Polperro is a pretty little fishing harbour and we felt very much on familiar territory as we have both walked this bit of the coast at various times.

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Making sure not to take the Reubens Walk path, named after a popular local who loved to walk these parts, we soon came to the diversion which takes you inland away from a badly damaged stretch of the path. This involves a really steep road down in to Talland and we couldn’t decide which direction would be worse to walk this, given how steep it was.

Beyond Talland the going became dry and easygoing, so we pressed on at a fair old rate of knots reaching the Hore Stone at 11.55.

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Hore Stone with Looe Island in the background (library picture).

It’s quite steep going after the Hore Stone, but with Looe Island now in our sights and Hannafore and even Seaton beyond, we moved smartly on.

 

The tide was well out at Hannafore and the view of the island was peachy on this beautiful day.

Passing the popular statue of Nelson, the seal who regularly used to swim up the Looe River…

… we crossed Looe Bridge at just on 1pm.

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On Looe beach the sea was so calm and inviting there were people enjoying a swim, without wet suites! and after 145 killer steps up from Looe beach, which looked amazing today..

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..we made our way on through Plaidy which took us on the road for a bit.

On reaching Millendreath at 1.30pm or so we were pleasantly surprised by its appearance. It used to look quite drab and run down, but  now it’s had a bit of a face lift and looks lovely compared to what it used to be.

This novel charity collection point on the way up out of Millendreath caught my eye!

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Then the path continues inland through a pretty woodland avoiding the Monkey Sanctuary.

At this point, as Seaton came in to view..

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..I made the rather reckless decision to extend the end point of our walk. Our original finish point had been Downderry, only about 1 mile on from Seaton and which we were likely to reach at about 3pm. So without even consulting Hilary, I phoned ahead and instructed our support vehicle to meet us at Whistand Bay Hotel instead.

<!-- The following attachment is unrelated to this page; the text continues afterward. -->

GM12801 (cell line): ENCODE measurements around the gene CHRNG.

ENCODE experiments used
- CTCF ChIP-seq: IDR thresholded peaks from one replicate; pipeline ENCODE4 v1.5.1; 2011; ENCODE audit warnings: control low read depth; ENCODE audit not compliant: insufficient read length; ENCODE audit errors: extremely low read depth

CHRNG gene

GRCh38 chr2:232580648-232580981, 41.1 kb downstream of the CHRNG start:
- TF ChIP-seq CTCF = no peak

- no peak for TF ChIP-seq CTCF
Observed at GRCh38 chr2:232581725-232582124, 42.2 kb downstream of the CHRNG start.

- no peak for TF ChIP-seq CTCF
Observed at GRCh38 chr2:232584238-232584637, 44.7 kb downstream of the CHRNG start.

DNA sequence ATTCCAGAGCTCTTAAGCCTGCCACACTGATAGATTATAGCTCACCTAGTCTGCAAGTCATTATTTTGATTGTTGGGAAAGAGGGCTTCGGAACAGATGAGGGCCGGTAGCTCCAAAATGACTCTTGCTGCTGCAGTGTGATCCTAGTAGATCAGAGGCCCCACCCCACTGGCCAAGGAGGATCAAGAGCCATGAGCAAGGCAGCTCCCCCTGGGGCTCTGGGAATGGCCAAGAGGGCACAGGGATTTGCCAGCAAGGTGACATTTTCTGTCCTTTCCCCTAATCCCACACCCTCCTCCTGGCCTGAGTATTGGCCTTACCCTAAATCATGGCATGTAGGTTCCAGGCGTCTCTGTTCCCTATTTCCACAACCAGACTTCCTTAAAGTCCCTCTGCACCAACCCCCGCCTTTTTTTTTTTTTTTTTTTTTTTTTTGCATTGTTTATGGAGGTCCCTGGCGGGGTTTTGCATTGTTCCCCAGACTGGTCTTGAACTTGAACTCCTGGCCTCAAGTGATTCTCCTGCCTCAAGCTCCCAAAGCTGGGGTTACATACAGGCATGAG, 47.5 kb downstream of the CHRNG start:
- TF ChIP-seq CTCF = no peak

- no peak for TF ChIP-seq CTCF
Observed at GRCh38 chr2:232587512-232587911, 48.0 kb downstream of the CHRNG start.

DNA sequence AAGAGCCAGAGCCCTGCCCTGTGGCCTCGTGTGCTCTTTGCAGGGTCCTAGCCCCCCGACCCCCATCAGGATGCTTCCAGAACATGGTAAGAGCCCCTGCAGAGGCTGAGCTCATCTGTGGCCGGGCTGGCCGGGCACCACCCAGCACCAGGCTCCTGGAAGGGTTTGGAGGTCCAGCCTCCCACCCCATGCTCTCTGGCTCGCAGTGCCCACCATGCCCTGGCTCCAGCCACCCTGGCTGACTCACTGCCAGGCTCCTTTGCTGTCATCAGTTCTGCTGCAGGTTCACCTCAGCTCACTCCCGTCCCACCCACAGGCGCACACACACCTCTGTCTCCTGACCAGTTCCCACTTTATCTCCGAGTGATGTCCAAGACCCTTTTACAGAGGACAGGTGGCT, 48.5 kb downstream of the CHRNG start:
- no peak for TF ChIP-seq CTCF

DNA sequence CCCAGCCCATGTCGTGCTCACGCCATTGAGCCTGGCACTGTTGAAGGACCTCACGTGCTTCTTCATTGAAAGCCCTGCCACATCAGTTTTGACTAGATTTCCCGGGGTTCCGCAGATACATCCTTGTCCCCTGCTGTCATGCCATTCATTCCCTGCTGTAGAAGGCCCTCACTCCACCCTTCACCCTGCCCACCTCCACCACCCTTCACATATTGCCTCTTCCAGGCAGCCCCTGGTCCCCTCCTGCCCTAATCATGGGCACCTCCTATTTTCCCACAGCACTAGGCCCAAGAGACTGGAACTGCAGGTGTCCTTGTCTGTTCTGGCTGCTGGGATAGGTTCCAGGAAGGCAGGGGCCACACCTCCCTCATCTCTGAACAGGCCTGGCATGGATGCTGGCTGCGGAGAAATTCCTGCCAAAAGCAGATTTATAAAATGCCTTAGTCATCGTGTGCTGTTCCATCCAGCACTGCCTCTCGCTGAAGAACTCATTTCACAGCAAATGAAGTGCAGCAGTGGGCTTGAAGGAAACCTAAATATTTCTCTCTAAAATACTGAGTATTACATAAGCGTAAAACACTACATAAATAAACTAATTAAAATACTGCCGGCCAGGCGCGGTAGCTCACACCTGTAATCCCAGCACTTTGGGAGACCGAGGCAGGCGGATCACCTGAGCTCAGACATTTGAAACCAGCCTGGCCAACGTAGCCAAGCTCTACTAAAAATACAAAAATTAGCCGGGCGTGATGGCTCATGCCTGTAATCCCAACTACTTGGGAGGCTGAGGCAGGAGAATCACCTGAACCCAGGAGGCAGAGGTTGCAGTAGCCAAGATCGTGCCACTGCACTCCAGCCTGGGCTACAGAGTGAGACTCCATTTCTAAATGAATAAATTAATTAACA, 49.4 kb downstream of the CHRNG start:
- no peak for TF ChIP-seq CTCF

Almost as soon as I had made this decision the path started to play tricks on us by turning East to West, ie. the wrong direction, I assume to graduate what would otherwise have been very steep . Nevertheless it was unnerving walking with the sea on our left and apparently away from our destination. Thankfully these couple of stretches were few and very soon we had the sea on our right again as it should be. Hilary found this whole thing rather amusing because not long before I had been moaning about how tired I was! But we had been talking about how far we still had to go to finish the whole of the Cornish part of the Coast Path and it was looking hopeful that we would be able to complete it in just one more day, so I was keen to get some more miles behind us if we had the time.

 

We made quick work of the walk along the beach from Seaton to Downderry, but curiously, from Downderry onwards we shared the path with this motley collection of sheep which seemed bemused by us interlopers.

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From here on we kept getting glimpses of Plymouth in the distance which was both reassuring but also tinged with sadness, as that definitely means we are nearly at the end of this adventure.

 

On reaching the outskirts of Portwrinkle we just had to find our way through the back streets to the hotel where we were greeted by very welcome cool drinks and our lift home.

Well over 16 miles again and the end of another beautiful day. We’re going to miss this!